A Mac is not a fortress, but it’s remained resilient against the worst sorts of attacks that have plagued Windows over decades and Android over years. Ransomware and other malware routinely appears to target macOS users, but it typically requires something extra to move into play. We made a misstep in judgment, or we trust something is true that is not.
So that your columnist doesn’t appear to be looking down at mere mortals, I should note that I received a text message from DHL the other day about an upcoming package. I had, in fact, a package I was expecting from the UK, saw the link, and clicked it—and three-tenths of a second later hastily closed the browser tab that opened. My defenses were down, as I expected a DHL text.
A normal DHL text looks like this:
DHL Express 1234567890 from SENDER NAME. estimated Wed Jul 31. Manage delivery: https://delivery.dhl.com/US/adsfad Reply END to stop msgs
But the one I received said something like:
Hello, mate, your DHL package is attempting to deliver http://98098adfadfasd.alsdfjas.com/98adf098asf0adf9
The text shouldn’t have fooled me, but my normal skepticism was overridden expectation. So far as I know, this click wasn’t to a zero-day exploit that loaded—an unpatched bug used for high-value targets, typically—but to an ad. May I interest you in some fine beluga caviar, very cheap, or knock-off leather bags? Click here.
Anyway, it can happen to any of us, but we can prepare for the worst. Here’s how.
Make backups. Make backups. I’m a broken record, but it’s the single easiest and best thing you can do. With multiple backups, even if someone manages to corrupt your machine, infect it, or delete files, you will have some way to recover. Use the 3-2-1 strategy described in this previous column. Generally, have a local backup, have an offsite one you rotate through, and have a secure online archive.
Only run known software
The main conduit for malware on the Mac is software you download and install. Don’t click on links in email to download software. Don’t accept online recommendations for software from people and sites you don’t know. Google search results are polluted at the top with bad actors, unfortunately. If you limit software installations to that from the Mac App Store and from well-known developers, using downloads directly from their websites, you’ve eliminated most risk.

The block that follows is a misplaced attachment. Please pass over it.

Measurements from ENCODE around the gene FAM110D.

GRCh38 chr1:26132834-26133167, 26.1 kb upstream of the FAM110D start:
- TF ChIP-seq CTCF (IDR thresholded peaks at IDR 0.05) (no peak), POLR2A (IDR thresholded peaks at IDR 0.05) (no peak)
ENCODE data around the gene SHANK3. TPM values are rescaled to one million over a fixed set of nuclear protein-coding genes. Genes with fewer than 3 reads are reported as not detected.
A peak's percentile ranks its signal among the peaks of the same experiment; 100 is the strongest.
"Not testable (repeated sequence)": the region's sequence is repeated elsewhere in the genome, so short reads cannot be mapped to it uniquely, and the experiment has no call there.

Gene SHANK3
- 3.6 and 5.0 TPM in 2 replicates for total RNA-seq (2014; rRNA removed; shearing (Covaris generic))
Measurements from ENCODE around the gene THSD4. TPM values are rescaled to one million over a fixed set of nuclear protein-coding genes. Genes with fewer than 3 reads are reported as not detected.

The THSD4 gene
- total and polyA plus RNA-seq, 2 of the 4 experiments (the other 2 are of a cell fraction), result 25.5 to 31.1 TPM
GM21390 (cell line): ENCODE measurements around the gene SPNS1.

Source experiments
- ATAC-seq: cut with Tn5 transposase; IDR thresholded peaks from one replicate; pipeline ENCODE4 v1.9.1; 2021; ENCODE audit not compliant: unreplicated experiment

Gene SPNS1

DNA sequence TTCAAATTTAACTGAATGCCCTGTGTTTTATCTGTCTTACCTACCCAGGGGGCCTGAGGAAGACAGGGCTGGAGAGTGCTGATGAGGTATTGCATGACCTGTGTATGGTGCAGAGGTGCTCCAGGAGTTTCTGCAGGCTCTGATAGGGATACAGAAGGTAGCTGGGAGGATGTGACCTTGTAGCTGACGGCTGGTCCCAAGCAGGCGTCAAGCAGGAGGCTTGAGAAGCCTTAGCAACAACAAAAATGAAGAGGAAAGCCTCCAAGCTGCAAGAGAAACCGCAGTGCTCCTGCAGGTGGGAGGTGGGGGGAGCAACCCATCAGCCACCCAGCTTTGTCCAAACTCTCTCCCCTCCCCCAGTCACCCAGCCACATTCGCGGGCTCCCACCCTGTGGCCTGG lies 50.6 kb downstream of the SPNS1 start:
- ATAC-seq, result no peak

While macOS is so far resistent to self-installing malware, a category of apps called Potentially Unwanted Programs (PUPs) remains a burden. This is software that’s installed alongside a useful app because you might think it’s useful, and then it rewrites URLs in your browser or performs other activities that interrupt your computing (like a full-screen interstitial ad on your Mac!), but aren’t technically malware. Jason Snell wrote extensively about this PUP danger recently. Apple is increasingly blocking these apps from running, but they’re still in wide use, and I routinely receive email from users who can’t install an app or find their Safari homepage hijacked. Like Jason, I also don’t recommend the routine installation of anti-malware software, because it offers little protection against Mac users’ biggest risks. If you routinely exchange files with Windows or Android users, however, anti-virus software is helpful in stripping malware that you might pass on, like a carrier, to those users if they don’t have AV software in place.
Don’t bypass macOS app protection
Apple allows developers in its program to submit and have their apps digitally signed, which sets a bar a bit higher than software that isn’t. Most people engaged in active development of free and paid software pony up the money to be in the program and get signed for their users’ reassurance. When you have an app that makes you go through the extra steps to bypass this, think twice. (There are some very useful apps, generally free and updated through the goodness of volunteer programmers’ hearts, that aren’t signed. But you need to check the provenance very carefully on that small set of apps.)
Don’t click unknown URLs
Don’t be like me (see above) and click URLs that appear in messages or email unless you absolutely know the source of the message or email. I often type a known site’s URL in rather than click through to avoid being misled. Recently, the company where I rent a virtual private server (VPS) had a spate of fake emails not sent by them—but which looked shockingly legitimate—blanket the internet. I typed in their URL instead, and found the problem documented on their blog. (They hadn’t leaked any email addresses. It was just massive spam.)
What to do if you are attacked
If the worst happens, remember:
The best response is to wipe and restore from your most recent unaffected complete backup—typically one that’s offsite, but which may be a rollback on Time Machine. You can spend a lot of time playing whack-a-mole to eradicate a problem. A clean reversion is your best strategy.
If attackers render data on a drive unusable, turn to an Apple consultant, DriveSavers, or other firms that specialize in recovering lost data.
Don’t blame yourself for being a victim of an attack. Hundreds of thousands, maybe millions of people around the world spend their days and nights trying to find your weakness. Blame them!
This Mac 911 article is in response to a question submitted by Macworld reader Rick.
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